Diabetic Foot Care | Orthopaedics | Loyola Medicine

Diabetic Foot Care

Specialized Program to Manage Diabetic Foot Problems

Loyola Medicine’s diabetic foot care program is specially focused on managing the foot care of diabetic patients, especially those with diabetic (Charcot) foot. Patients with diabetes can develop minor foot problems that can worsen over time. If left untreated, severe injury and deformity can occur.

Loyola’s healthcare team will give you the tools to manage your diabetes, be alert to potential problems and prevent minor issues from getting worse. Our team of specialists will partner with you to check your feet and toenails regularly, tracking your progress through daily self foot exams and appointments with your doctor. It’s important to be on the lookout for foot swelling, foot pain, calluses, bunions and darkened skin. 

Your Loyola diabetic foot specialist can provide treatment for: 

  • Cracking feet or calluses
  • Darkened skin or erythema
  • Diabetic (Charcot) foot
  • Diabetic foot infection (DFI)
  • Infections and wounds that won’t heal
  • Neuropathy (nerve damage) 
  • Poor circulation
  • Ulcers and ulcer prevention

Your Loyola diabetic foot care team can also provide recommendations for improving diet and safely increasing physical activity to manage your diabetes and prevent complications. It is important to stay in regular contact with your doctor and have your feet checked. If you are diabetic and find an injury on your foot, see a doctor immediately.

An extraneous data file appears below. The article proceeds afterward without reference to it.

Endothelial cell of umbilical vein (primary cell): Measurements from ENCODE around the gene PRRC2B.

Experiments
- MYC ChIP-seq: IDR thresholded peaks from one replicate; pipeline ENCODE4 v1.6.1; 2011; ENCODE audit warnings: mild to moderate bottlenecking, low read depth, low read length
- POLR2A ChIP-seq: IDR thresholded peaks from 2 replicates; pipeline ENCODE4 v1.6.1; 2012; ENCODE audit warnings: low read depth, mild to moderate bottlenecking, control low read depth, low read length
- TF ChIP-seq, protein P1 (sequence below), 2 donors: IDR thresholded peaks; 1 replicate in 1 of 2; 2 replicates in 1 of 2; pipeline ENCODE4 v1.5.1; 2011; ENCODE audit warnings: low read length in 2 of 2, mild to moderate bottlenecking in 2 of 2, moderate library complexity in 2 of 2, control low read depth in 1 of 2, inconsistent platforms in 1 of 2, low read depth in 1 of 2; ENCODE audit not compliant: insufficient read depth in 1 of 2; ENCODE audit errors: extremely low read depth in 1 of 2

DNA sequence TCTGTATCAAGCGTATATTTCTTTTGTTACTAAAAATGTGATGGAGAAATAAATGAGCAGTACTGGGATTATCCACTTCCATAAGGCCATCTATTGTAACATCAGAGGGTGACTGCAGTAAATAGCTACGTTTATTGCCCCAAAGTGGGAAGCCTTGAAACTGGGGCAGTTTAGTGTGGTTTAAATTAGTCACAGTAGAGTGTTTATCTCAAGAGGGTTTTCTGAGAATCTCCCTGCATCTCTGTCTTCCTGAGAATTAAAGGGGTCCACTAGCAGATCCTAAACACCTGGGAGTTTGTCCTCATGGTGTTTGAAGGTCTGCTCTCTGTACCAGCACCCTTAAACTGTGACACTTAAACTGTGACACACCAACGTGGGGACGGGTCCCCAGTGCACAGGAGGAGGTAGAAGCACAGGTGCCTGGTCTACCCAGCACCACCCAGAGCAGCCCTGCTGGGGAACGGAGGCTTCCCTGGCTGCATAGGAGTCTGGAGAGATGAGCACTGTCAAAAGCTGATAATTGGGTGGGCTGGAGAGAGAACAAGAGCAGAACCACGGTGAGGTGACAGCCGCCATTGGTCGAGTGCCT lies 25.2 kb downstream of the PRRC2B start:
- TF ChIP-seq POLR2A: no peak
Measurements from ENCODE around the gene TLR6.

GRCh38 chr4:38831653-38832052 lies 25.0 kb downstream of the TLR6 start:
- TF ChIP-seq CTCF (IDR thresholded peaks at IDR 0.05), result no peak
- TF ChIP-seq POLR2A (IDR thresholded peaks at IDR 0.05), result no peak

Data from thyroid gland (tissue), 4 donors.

How to Manage Diabetic Foot Problems

If you are a patient with diabetes, you must keep your feet healthy and check them every day for problems. The American Diabetes Association provides the following suggestions for taking care of your feet:

  • Be active and continue to medically manage your diabetes.
  • Keep the blood flowing to your feet by putting them up when sitting. A few times a day, wiggle your toes and move your ankles for a five-minute period.
  • Keep the skin of your feet soft and smooth and keep your toenails short.
  • Look at your bare feet for red spots, cuts, swelling, blisters or injuries.
  • Wear shoes and socks at all times, protecting your feet from heat, cold and damp.